“Wait,” Erspn cautioned. “We’re still waiting for—Ah! I see them now.”

Bukplugn’s kin. He’d just then seen them through the gaps of the bounding hedge. Most up on horseback, they couldn’t be missed. They formed a long procession along Freeland Walk.

Erspn grunted, surprised, concerned. “Now who are they?” Three, high on horses, their hair plaited, copper tipped, their tall crowns of black feathers waving and bobbing.

“Saramequai,” Detah said.


Horsemaster Megovis, not in the sweetest of moods, reined back his horse. A shame when ahead was the only clear track they’d found since coming to this mist-laced land. But the ancient trader Venkys at Bukplugn’s Hold had said it plain. “To the Alsime the Highland’s good as their Land of the Dead. And we do not offend them.” Megovis sniffed. He resented his having to attend. Now Biadret beside, his companion horsemaster who together with him was bringing the rear, had reason to be here. Biadret had kin at Bukplugn’s Hold. But, though he’d a sort-of cousin there (Demona) Megovis thought of her more as Krisn’s kin, and tended not to acknowledge her—unlike his own sister, little Melissa, at Jitnebn’s Hold. But he’d not seen her, now, for fifteen seasons. But poor little Buttercup; Venkys had reported her man amongst the dead. So he owed it to her to be here. Beyond that, he was here as second-in-command to Commander Horsemaster Krisnavn. Besides, he and Biadret were the assigned witnesses-in-attendance. And he’d be glad when that episode was done.

His eyes tracked the land to either side of him, or as much as he could see through the trees. Clusters of huts, seeps of smoke betraying the life within. He figured they’d be the Alsime. He’d seen them, their skin-clad lean bodies out in the fields. Saram’s Eyes! but life here must be grim.

“The Highlands, Land of the Dead,” he remarked, quietly to Biadret. “How do they live here? And it’s not just a few—I mean apart from Bukplugn’s. I’ve been counting.”

“Counting? No, Govvy, best leave that to the lore-men; I hear they’re good at it.”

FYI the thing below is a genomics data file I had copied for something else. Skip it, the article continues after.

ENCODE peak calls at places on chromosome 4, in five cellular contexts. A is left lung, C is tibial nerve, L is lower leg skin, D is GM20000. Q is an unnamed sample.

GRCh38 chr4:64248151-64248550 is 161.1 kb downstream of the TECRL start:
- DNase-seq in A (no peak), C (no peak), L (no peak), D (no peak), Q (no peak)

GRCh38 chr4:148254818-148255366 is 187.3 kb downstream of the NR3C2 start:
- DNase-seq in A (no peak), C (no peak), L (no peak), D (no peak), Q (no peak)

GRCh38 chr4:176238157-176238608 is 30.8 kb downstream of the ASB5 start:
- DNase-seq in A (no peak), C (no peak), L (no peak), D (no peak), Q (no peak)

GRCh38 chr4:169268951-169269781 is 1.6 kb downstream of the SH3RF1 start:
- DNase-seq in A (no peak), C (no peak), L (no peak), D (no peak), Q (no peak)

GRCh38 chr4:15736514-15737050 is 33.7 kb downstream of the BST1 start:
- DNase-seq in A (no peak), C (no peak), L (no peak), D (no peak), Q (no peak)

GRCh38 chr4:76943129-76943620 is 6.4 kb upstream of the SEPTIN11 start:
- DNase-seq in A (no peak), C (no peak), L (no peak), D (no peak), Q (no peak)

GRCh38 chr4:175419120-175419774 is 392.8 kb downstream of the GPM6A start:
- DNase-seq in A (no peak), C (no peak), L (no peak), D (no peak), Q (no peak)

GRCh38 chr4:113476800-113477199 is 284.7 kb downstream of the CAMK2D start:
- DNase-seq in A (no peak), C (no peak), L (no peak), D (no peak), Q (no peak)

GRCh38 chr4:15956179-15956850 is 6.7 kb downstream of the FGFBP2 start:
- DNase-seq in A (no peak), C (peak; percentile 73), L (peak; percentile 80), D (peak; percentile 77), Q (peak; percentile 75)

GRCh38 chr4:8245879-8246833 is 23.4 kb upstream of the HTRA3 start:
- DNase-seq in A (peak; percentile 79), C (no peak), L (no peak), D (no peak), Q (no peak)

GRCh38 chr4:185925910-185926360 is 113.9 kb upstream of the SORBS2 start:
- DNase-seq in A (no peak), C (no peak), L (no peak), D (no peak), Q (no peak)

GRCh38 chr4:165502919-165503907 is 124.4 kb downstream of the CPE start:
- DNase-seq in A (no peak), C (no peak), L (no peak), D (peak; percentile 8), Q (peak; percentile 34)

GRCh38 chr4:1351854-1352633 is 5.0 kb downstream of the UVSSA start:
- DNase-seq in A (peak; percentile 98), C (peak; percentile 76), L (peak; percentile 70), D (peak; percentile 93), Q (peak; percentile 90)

“But doesn’t it make your flesh creep?”

“What? The living, the dead, or you counting?”

Their commander, Horsemaster Krisnavn, dropped back to speak with them. “The trader Maryns says no horses on Bisaplan’s Land.”

“What?” Biadret spluttered. “He wants us to leave them here on the track, unguarded?”

“And you trust the Alsime not to eat them?” Megovis had heard the tales, the Ulvregan markons full of them. And Biadret reckoned his skin didn’t creep? Either he lied or lacked any feeling.

“Demona’s and Luaka’s boys will stand guard,” Krisnavn said.

Biadret laughed. Several heads swung to look at him.

“Shush it,” Megovis said, though another time he’d have laughed along with him. “It’s a burial, look where we’re riding—to their rutting Land of the Dead. But, Krisn, look, see, neither boy is above ten summers-seen.”

“We’re guests. You will obey,” Krisnavn said and returned to the front of the column.

“He’s edgy,” Biadret remarked.

“I argued against our attendance. And still I argue it.”

“No, Govvy, that wouldn’t be right. Won’t say of the others but Makesen and his markistes, they were Regiment and his kin.”

Megovis hefted a sigh. “But I’m telling you, Biadret, I’ll be glad when it’s over. Gloom, gloom, and more rutting gloom. But reckon that’s why I’ll ever be the horsemaster, while Krisn, there, he’s ever the commander.”

“I don’t envy him.”

“Me neither.”

The hedge to the east of the track abruptly thinned. Biadret looked, and gasped. “Whopping Uath!”

Megovis stared at the Land of the Dead now fully revealed. “Sweet Saram and Beli too! Just look at that! More bone-houses here than amongst our Bridren.”

“Rightly named, then: Land of the Dead,” Biadret said.

“You know what this looks like, this Highlands of the Sun, as they laughingly call it? A rutting giant’s garden. And he’s got a gigantic problem with moles. See the hills?” Megovis laughed.

“That’s what they are, eh? So what’s that then, those stones?”

“That has to be the Sun’s Cove.” Megovis had heard stories of that. Impressive, the Ulvregan markons said, and maybe it was when closer to. According to the Ulvregan it was a magical contraption that magically told them when the feasts were to be held. Some tale, that: he had laughed. So what was wrong with asking their lore-men as they did in the Dal? He groaned. “Oh, these next few months, I can see, are going to be fun.”